The state-owned company procured 10.4 million bales of cotton – each bale weighing 170 kilograms – amounting to one-third of India’s cotton production in 2019-20. It has so far liquidated only about 7.4% of it as it resisted distress sale as expected by traders and millers, trade insiders said.
Now, as it stares at yet another bumper procurement operation during next cotton season beginning October 1, CCI has offered a discount of Rs 1,500 per candy for purchase of more than 200,000 bales of cotton. Buyers get a ‘free period’ of 90 days, which means they have to lift at least 50% of the cotton purchased within the first 45 days while they get another 45 days to lift the balance.
“We have sold seven lakh bales of cotton on Tuesday to bulk buyers,” said PK Agarwal, chairman of CCI. This is the highest single-day sale since 2014, when it sold 1.1 million bales.
Between October 2019 to June 2020, CCI could sell only 200,000 bales of cotton as it had refused to sell at a loss, as expected by traders and millers.
Based on the minimum support price (MSP), the cost of cotton procured by CCI is about Rs 45,000 per candy of 356 kg each, while the ruling market price is about Rs 35,000/candy.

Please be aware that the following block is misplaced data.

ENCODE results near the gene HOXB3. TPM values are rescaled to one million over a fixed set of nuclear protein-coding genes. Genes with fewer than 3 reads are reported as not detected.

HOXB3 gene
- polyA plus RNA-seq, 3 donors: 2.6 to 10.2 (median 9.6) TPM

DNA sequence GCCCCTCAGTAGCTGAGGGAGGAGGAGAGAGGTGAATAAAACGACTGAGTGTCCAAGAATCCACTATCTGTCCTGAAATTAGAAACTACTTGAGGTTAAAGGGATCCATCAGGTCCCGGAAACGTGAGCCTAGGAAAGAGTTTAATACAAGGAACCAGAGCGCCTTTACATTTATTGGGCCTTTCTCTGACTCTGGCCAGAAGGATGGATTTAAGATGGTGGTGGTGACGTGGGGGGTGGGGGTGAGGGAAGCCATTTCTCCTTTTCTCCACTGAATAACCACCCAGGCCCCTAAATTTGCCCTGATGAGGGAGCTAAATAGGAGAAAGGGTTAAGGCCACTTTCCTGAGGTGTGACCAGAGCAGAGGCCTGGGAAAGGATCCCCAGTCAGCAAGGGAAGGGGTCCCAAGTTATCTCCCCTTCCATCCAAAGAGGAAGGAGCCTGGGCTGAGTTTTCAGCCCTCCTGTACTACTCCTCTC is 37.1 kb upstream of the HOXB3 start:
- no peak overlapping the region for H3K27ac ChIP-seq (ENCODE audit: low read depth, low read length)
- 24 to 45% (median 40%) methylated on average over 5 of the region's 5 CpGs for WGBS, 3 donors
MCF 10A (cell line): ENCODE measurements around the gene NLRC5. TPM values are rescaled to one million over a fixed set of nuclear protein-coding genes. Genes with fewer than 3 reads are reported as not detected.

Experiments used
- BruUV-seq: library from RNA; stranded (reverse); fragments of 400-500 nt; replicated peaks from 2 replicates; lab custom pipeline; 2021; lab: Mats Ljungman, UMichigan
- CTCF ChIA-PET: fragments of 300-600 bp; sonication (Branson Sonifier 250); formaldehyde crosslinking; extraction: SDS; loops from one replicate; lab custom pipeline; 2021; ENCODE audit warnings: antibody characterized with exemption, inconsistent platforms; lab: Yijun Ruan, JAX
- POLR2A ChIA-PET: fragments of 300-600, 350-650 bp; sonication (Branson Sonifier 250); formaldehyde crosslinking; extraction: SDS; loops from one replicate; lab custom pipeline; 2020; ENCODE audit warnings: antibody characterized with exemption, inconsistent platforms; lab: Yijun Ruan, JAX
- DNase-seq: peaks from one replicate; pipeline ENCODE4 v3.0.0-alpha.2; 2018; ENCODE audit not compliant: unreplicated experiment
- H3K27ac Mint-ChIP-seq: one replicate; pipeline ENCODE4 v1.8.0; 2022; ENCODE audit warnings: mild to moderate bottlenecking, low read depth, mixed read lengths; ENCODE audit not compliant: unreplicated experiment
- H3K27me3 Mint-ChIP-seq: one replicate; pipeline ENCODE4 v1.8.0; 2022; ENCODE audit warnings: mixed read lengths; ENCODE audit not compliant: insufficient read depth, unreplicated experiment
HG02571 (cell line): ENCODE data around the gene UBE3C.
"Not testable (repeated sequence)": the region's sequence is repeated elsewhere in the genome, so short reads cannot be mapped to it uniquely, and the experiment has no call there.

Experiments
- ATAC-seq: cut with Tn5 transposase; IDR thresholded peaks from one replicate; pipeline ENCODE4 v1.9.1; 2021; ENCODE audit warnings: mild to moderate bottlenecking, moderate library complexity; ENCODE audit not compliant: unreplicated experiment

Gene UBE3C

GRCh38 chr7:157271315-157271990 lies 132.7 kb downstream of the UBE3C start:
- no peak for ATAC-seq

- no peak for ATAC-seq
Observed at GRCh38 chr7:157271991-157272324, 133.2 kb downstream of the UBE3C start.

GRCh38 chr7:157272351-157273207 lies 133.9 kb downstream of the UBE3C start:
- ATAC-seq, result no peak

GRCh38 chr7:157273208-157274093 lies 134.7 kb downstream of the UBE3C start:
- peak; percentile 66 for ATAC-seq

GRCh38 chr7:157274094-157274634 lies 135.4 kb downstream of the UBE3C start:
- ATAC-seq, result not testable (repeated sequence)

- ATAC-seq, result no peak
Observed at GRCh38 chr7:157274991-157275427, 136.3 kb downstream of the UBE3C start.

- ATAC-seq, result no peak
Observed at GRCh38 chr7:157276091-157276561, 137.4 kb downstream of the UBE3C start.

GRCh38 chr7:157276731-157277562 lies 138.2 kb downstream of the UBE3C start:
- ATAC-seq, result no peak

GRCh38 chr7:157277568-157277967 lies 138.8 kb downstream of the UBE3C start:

Besides its huge procurement in the 2019-20 cotton season, when its agent Maharashtra State Cotton Growers’ Marketing Federation alone procured 1.7 million bales of cotton from farmers, CCI is also carrying 900,000 bales of cotton of the 2018-19 season, which is prices lesser than the new cotton by about Rs 1,000 per candy of 356 kg each.
“We think that the cotton prices cannot decline much from the present level,” said BS Rajpal, partner at Manjeet Cotton that purchased 300,000 bales from CCI on Tuesday. “With the stock being held by the trade and the mills having depleted, we expect some domestic demand for mills and possibilities of some export too. Till the cotton from the next season starts arriving in the market, we think, CCI can sell about 30-35 lakh bales of cotton,” he said.
Spinning mills, which use cotton to make yarn, are operating at capacities ranging between 30% to 70%.
“We think that till November, the mills may require 45-55 lakh bales of cotton,” said Ashwin Chandran, president, South Indian Mills Association (SIMA). “Excluding the stocks that they are holding, they may have to purchase about 15-20 lakh bales of cotton till the beginning of the next harvest season. We have advised mills to watch and buy carefully as estimates of all the agencies point to higher closing stock of cotton in 2019-20,” he said.